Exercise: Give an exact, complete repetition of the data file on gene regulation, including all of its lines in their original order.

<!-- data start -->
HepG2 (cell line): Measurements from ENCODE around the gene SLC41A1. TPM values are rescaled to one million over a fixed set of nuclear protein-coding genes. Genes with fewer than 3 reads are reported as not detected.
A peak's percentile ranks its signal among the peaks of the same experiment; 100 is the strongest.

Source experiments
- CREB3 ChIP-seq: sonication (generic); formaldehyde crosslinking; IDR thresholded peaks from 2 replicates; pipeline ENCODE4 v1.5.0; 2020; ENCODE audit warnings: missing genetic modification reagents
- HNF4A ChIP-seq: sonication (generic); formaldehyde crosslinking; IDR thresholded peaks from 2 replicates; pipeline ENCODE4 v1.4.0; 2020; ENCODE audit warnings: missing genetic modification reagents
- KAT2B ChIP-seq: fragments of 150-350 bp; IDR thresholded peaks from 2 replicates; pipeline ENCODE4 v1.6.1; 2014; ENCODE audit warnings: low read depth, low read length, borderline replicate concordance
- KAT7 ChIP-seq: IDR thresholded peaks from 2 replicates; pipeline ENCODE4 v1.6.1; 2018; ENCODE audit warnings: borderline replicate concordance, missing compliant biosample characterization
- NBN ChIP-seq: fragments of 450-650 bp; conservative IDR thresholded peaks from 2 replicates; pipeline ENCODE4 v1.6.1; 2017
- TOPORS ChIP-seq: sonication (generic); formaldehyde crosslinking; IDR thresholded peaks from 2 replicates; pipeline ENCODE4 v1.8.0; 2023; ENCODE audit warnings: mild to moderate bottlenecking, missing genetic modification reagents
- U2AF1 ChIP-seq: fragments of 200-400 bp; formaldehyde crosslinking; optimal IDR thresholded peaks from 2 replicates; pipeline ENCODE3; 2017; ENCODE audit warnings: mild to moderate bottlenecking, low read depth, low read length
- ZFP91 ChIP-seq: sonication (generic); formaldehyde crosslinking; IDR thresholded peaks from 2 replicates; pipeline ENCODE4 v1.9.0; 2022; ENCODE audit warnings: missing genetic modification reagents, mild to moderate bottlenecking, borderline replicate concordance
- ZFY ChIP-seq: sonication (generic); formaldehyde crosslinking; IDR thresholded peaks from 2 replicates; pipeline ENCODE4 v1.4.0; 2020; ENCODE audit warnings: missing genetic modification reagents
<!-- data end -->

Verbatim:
HepG2 (cell line): Measurements from ENCODE around the gene SLC41A1. TPM values are rescaled to one million over a fixed set of nuclear protein-coding genes. Genes with fewer than 3 reads are reported as not detected.
A peak's percentile ranks its signal among the peaks of the same experiment; 100 is the strongest.

Source experiments
- CREB3 ChIP-seq: sonication (generic); formaldehyde crosslinking; IDR thresholded peaks from 2 replicates; pipeline ENCODE4 v1.5.0; 2020; ENCODE audit warnings: missing genetic modification reagents
- HNF4A ChIP-seq: sonication (generic); formaldehyde crosslinking; IDR thresholded peaks from 2 replicates; pipeline ENCODE4 v1.4.0; 2020; ENCODE audit warnings: missing genetic modification reagents
- KAT2B ChIP-seq: fragments of 150-350 bp; IDR thresholded peaks from 2 replicates; pipeline ENCODE4 v1.6.1; 2014; ENCODE audit warnings: low read depth, low read length, borderline replicate concordance
- KAT7 ChIP-seq: IDR thresholded peaks from 2 replicates; pipeline ENCODE4 v1.6.1; 2018; ENCODE audit warnings: borderline replicate concordance, missing compliant biosample characterization
- NBN ChIP-seq: fragments of 450-650 bp; conservative IDR thresholded peaks from 2 replicates; pipeline ENCODE4 v1.6.1; 2017
- TOPORS ChIP-seq: sonication (generic); formaldehyde crosslinking; IDR thresholded peaks from 2 replicates; pipeline ENCODE4 v1.8.0; 2023; ENCODE audit warnings: mild to moderate bottlenecking, missing genetic modification reagents
- U2AF1 ChIP-seq: fragments of 200-400 bp; formaldehyde crosslinking; optimal IDR thresholded peaks from 2 replicates; pipeline ENCODE3; 2017; ENCODE audit warnings: mild to moderate bottlenecking, low read depth, low read length
- ZFP91 ChIP-seq: sonication (generic); formaldehyde crosslinking; IDR thresholded peaks from 2 replicates; pipeline ENCODE4 v1.9.0; 2022; ENCODE audit warnings: missing genetic modification reagents, mild to moderate bottlenecking, borderline replicate concordance
- ZFY ChIP-seq: sonication (generic); formaldehyde crosslinking; IDR thresholded peaks from 2 replicates; pipeline ENCODE4 v1.4.0; 2020; ENCODE audit warnings: missing genetic modification reagents